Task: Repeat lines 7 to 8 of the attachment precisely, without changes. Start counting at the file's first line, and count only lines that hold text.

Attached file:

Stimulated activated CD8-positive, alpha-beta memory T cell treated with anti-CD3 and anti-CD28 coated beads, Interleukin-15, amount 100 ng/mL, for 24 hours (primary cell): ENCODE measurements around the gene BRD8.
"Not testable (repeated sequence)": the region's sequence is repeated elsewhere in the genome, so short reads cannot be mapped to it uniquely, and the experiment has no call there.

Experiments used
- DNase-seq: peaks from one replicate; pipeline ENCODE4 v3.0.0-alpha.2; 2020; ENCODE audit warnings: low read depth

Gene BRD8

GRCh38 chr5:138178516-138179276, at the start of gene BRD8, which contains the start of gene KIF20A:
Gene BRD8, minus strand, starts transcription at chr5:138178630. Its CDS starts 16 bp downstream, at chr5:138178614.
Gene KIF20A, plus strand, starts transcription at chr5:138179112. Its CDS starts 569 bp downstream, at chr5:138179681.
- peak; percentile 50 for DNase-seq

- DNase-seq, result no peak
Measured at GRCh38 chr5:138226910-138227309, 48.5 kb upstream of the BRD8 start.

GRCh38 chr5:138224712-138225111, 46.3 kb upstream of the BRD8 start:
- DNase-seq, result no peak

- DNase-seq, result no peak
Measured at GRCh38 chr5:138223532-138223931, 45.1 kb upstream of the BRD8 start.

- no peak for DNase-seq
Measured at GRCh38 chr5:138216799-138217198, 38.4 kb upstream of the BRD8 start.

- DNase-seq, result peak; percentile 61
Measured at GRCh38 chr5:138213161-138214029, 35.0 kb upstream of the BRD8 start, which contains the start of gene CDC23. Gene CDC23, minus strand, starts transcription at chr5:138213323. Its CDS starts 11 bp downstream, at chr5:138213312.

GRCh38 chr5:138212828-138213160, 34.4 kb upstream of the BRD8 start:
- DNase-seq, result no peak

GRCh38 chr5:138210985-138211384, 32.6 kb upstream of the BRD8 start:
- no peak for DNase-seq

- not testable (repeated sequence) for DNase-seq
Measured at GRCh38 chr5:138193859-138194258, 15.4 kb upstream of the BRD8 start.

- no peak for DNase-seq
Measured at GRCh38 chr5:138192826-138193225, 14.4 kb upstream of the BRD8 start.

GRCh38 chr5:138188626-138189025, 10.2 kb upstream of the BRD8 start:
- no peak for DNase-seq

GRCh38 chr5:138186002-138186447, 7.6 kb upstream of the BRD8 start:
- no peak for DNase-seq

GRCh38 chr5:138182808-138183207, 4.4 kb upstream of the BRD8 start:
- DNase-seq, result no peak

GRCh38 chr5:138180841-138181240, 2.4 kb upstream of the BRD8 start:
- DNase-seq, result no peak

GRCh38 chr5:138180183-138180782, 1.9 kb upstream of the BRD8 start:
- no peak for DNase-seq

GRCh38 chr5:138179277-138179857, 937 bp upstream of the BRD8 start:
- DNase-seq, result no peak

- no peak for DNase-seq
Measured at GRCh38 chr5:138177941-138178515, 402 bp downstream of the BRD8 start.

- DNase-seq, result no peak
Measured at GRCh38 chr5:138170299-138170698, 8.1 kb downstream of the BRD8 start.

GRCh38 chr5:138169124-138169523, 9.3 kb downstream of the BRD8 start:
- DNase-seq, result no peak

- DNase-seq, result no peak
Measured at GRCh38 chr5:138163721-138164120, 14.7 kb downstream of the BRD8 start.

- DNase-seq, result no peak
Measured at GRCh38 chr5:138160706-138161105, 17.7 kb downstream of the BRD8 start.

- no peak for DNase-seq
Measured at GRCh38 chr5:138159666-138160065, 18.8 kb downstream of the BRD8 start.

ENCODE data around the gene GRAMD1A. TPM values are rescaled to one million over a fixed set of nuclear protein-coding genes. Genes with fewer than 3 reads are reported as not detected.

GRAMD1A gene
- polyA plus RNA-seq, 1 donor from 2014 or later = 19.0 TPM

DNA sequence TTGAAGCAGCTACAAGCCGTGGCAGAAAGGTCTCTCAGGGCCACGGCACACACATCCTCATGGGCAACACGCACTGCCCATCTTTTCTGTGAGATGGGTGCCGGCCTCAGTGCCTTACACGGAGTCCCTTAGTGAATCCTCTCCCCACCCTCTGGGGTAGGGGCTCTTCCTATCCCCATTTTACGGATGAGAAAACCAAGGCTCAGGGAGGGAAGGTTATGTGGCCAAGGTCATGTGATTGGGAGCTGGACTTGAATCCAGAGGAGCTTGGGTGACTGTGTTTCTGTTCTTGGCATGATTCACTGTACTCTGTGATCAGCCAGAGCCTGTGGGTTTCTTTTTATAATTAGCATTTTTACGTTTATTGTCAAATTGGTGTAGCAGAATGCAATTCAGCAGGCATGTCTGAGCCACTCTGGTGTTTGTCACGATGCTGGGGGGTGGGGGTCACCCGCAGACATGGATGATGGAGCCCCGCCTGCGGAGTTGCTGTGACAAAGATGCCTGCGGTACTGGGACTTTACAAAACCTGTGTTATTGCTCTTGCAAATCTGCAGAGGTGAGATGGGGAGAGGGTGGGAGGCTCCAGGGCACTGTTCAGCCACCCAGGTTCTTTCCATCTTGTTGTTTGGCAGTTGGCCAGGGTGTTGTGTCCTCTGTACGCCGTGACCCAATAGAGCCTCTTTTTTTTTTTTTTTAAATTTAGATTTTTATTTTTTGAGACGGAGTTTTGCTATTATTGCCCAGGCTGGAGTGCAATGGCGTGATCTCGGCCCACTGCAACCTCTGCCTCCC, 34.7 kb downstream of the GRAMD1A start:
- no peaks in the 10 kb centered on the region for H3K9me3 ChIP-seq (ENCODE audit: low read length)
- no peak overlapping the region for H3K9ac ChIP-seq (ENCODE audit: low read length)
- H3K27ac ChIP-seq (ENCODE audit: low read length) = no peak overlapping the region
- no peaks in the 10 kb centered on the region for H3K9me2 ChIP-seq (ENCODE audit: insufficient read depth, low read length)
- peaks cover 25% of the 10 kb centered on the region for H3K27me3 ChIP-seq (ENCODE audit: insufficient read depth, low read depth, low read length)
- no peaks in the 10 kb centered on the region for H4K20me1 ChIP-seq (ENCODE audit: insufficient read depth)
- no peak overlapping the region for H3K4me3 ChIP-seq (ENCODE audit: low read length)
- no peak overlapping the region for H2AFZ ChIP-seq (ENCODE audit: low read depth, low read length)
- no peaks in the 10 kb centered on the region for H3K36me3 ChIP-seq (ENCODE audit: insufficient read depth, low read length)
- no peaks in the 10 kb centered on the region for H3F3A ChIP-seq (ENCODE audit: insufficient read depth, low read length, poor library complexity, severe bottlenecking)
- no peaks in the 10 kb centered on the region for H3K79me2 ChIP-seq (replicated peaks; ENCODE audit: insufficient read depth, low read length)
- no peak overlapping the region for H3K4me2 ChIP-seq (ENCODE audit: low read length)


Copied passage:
Gene BRD8, minus strand, starts transcription at chr5:138178630. Its CDS starts 16 bp downstream, at chr5:138178614.
Gene KIF20A, plus strand, starts transcription at chr5:138179112. Its CDS starts 569 bp downstream, at chr5:138179681.